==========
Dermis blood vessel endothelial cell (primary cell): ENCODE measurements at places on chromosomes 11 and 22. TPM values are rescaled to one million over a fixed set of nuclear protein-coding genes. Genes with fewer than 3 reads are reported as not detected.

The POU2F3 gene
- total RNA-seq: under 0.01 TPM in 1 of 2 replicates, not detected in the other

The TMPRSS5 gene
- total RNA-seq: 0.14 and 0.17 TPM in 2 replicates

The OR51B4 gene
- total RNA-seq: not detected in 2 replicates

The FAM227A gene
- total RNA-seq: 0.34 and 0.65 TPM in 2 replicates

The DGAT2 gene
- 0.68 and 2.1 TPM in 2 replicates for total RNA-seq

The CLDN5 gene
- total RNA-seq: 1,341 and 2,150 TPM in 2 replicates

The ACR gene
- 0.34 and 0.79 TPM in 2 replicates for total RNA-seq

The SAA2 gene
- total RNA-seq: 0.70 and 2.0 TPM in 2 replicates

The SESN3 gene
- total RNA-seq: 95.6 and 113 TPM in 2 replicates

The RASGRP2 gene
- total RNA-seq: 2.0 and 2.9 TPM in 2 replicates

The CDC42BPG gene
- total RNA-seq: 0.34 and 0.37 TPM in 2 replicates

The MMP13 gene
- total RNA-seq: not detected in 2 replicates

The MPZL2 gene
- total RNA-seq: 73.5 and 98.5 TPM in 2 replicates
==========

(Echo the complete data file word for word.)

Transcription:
Dermis blood vessel endothelial cell (primary cell): ENCODE measurements at places on chromosomes 11 and 22. TPM values are rescaled to one million over a fixed set of nuclear protein-coding genes. Genes with fewer than 3 reads are reported as not detected.

The POU2F3 gene
- total RNA-seq: under 0.01 TPM in 1 of 2 replicates, not detected in the other

The TMPRSS5 gene
- total RNA-seq: 0.14 and 0.17 TPM in 2 replicates

The OR51B4 gene
- total RNA-seq: not detected in 2 replicates

The FAM227A gene
- total RNA-seq: 0.34 and 0.65 TPM in 2 replicates

The DGAT2 gene
- 0.68 and 2.1 TPM in 2 replicates for total RNA-seq

The CLDN5 gene
- total RNA-seq: 1,341 and 2,150 TPM in 2 replicates

The ACR gene
- 0.34 and 0.79 TPM in 2 replicates for total RNA-seq

The SAA2 gene
- total RNA-seq: 0.70 and 2.0 TPM in 2 replicates

The SESN3 gene
- total RNA-seq: 95.6 and 113 TPM in 2 replicates

The RASGRP2 gene
- total RNA-seq: 2.0 and 2.9 TPM in 2 replicates

The CDC42BPG gene
- total RNA-seq: 0.34 and 0.37 TPM in 2 replicates

The MMP13 gene
- total RNA-seq: not detected in 2 replicates

The MPZL2 gene
- total RNA-seq: 73.5 and 98.5 TPM in 2 replicates